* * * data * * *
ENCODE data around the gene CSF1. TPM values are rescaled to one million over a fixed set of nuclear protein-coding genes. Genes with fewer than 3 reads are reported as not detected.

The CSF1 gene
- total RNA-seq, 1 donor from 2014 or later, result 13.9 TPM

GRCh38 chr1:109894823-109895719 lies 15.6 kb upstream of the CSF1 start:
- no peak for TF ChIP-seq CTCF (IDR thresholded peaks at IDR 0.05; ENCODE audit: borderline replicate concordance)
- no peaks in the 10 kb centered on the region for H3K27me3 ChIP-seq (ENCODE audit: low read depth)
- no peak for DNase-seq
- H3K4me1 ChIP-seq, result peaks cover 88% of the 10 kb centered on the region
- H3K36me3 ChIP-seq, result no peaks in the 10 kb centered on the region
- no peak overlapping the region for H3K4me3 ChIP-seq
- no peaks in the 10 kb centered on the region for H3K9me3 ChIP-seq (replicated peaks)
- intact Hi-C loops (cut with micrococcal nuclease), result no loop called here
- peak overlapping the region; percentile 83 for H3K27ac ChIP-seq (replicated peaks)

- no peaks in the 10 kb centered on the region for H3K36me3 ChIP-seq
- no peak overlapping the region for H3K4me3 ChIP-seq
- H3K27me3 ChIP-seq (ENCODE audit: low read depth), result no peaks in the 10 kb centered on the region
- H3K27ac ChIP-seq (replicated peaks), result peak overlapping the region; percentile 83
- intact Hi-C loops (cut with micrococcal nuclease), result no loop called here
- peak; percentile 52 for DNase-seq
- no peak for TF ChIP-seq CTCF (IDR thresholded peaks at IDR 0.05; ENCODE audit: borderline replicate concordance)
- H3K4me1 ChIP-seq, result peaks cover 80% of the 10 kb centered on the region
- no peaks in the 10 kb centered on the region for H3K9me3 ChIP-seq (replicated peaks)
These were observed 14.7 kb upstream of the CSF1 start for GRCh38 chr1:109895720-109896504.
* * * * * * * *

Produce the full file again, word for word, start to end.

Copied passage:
ENCODE data around the gene CSF1. TPM values are rescaled to one million over a fixed set of nuclear protein-coding genes. Genes with fewer than 3 reads are reported as not detected.

The CSF1 gene
- total RNA-seq, 1 donor from 2014 or later, result 13.9 TPM

GRCh38 chr1:109894823-109895719 lies 15.6 kb upstream of the CSF1 start:
- no peak for TF ChIP-seq CTCF (IDR thresholded peaks at IDR 0.05; ENCODE audit: borderline replicate concordance)
- no peaks in the 10 kb centered on the region for H3K27me3 ChIP-seq (ENCODE audit: low read depth)
- no peak for DNase-seq
- H3K4me1 ChIP-seq, result peaks cover 88% of the 10 kb centered on the region
- H3K36me3 ChIP-seq, result no peaks in the 10 kb centered on the region
- no peak overlapping the region for H3K4me3 ChIP-seq
- no peaks in the 10 kb centered on the region for H3K9me3 ChIP-seq (replicated peaks)
- intact Hi-C loops (cut with micrococcal nuclease), result no loop called here
- peak overlapping the region; percentile 83 for H3K27ac ChIP-seq (replicated peaks)

- no peaks in the 10 kb centered on the region for H3K36me3 ChIP-seq
- no peak overlapping the region for H3K4me3 ChIP-seq
- H3K27me3 ChIP-seq (ENCODE audit: low read depth), result no peaks in the 10 kb centered on the region
- H3K27ac ChIP-seq (replicated peaks), result peak overlapping the region; percentile 83
- intact Hi-C loops (cut with micrococcal nuclease), result no loop called here
- peak; percentile 52 for DNase-seq
- no peak for TF ChIP-seq CTCF (IDR thresholded peaks at IDR 0.05; ENCODE audit: borderline replicate concordance)
- H3K4me1 ChIP-seq, result peaks cover 80% of the 10 kb centered on the region
- no peaks in the 10 kb centered on the region for H3K9me3 ChIP-seq (replicated peaks)
These were observed 14.7 kb upstream of the CSF1 start for GRCh38 chr1:109895720-109896504.